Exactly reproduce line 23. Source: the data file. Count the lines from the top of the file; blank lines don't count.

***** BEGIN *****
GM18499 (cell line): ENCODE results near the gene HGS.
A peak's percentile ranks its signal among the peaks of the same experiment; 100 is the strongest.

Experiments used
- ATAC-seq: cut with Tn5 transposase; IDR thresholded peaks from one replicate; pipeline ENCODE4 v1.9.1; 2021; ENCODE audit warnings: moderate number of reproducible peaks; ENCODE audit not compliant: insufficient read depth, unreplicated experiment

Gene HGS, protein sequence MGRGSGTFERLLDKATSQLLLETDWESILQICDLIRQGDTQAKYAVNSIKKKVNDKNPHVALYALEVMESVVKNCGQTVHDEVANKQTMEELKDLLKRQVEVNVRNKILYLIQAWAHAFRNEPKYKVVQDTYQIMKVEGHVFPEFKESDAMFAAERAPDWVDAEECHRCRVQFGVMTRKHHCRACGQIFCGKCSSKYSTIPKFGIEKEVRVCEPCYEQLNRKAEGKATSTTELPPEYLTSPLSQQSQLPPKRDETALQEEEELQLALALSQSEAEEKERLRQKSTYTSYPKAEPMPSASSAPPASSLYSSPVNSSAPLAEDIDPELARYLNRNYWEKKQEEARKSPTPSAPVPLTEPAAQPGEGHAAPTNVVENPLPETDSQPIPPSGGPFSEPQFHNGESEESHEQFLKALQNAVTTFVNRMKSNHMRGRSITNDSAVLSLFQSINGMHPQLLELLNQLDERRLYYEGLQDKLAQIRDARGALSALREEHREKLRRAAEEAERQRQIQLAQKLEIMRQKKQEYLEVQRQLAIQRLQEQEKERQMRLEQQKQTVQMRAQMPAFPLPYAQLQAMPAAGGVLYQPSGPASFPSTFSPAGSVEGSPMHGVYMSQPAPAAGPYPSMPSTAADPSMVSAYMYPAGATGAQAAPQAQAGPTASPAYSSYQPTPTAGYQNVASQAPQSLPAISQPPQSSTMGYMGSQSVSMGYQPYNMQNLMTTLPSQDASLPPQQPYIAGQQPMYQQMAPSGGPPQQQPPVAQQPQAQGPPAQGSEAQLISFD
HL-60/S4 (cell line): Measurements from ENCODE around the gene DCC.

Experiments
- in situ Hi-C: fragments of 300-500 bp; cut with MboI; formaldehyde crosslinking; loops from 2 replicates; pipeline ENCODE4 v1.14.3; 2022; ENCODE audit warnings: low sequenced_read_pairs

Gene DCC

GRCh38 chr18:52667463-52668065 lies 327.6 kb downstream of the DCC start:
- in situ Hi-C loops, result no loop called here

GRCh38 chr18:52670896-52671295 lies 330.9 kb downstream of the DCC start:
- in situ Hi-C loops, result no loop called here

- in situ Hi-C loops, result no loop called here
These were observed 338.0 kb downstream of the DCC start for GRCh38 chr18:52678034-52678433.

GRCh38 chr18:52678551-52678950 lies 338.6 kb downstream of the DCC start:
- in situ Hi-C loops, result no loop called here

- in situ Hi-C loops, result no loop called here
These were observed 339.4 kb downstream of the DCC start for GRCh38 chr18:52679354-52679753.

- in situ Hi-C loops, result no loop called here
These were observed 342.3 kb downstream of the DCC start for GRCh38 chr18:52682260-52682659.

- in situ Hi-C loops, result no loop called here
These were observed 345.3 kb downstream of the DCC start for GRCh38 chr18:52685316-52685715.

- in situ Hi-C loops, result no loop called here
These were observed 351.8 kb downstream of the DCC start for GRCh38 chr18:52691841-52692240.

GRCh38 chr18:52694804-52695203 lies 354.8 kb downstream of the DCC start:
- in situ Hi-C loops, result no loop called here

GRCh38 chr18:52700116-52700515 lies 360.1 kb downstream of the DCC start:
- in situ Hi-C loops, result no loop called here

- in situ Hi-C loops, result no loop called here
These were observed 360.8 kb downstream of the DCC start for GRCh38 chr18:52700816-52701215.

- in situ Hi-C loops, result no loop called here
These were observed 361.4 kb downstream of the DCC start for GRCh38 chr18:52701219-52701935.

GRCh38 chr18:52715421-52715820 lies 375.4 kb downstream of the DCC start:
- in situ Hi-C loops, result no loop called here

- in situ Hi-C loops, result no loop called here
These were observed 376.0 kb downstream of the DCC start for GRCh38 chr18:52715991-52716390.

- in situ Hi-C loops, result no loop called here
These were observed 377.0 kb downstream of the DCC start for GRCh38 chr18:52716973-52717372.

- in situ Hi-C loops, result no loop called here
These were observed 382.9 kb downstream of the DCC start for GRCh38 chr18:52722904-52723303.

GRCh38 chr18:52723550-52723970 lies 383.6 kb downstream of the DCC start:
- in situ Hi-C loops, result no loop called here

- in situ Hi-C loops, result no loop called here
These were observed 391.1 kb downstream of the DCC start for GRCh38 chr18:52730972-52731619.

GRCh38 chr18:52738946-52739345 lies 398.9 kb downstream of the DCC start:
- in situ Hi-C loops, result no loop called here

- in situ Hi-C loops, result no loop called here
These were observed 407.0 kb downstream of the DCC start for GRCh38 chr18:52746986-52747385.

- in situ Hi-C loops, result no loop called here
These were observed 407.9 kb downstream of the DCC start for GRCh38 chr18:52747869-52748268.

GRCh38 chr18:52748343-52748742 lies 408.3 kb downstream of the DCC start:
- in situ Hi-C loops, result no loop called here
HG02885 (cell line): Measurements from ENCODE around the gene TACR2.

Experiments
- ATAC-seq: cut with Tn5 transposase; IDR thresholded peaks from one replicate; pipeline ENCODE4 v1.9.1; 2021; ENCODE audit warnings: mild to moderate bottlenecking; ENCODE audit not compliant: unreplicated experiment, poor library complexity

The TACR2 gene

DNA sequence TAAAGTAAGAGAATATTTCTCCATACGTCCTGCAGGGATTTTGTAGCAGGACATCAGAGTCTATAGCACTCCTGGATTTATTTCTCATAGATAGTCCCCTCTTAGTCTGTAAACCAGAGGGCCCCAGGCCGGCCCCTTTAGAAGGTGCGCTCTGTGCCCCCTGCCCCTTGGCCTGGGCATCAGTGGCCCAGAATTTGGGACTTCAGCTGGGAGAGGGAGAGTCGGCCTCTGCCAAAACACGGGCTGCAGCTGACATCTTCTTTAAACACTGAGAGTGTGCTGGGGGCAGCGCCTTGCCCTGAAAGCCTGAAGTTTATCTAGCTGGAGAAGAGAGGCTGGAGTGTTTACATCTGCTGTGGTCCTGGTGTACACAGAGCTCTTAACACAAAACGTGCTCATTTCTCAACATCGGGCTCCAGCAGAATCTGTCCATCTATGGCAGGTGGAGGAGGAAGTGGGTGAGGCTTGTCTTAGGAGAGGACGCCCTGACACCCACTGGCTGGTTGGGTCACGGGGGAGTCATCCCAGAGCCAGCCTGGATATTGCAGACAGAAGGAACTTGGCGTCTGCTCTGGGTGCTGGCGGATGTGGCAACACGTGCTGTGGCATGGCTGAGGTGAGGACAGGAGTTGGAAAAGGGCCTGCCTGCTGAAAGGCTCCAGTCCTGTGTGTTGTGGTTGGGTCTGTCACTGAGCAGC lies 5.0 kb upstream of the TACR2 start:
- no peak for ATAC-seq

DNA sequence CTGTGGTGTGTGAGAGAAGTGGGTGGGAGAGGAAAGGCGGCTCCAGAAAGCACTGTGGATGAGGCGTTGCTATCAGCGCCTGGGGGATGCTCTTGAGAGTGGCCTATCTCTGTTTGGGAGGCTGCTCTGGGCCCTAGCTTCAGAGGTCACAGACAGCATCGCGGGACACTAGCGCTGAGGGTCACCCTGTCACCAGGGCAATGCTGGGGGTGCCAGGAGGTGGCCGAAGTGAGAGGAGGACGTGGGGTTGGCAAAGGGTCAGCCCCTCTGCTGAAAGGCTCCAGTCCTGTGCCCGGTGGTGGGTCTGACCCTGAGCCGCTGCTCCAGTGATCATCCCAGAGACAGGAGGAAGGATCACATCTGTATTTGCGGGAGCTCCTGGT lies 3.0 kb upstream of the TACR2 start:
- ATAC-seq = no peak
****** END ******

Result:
These were observed 345.3 kb downstream of the DCC start for GRCh38 chr18:52685316-52685715.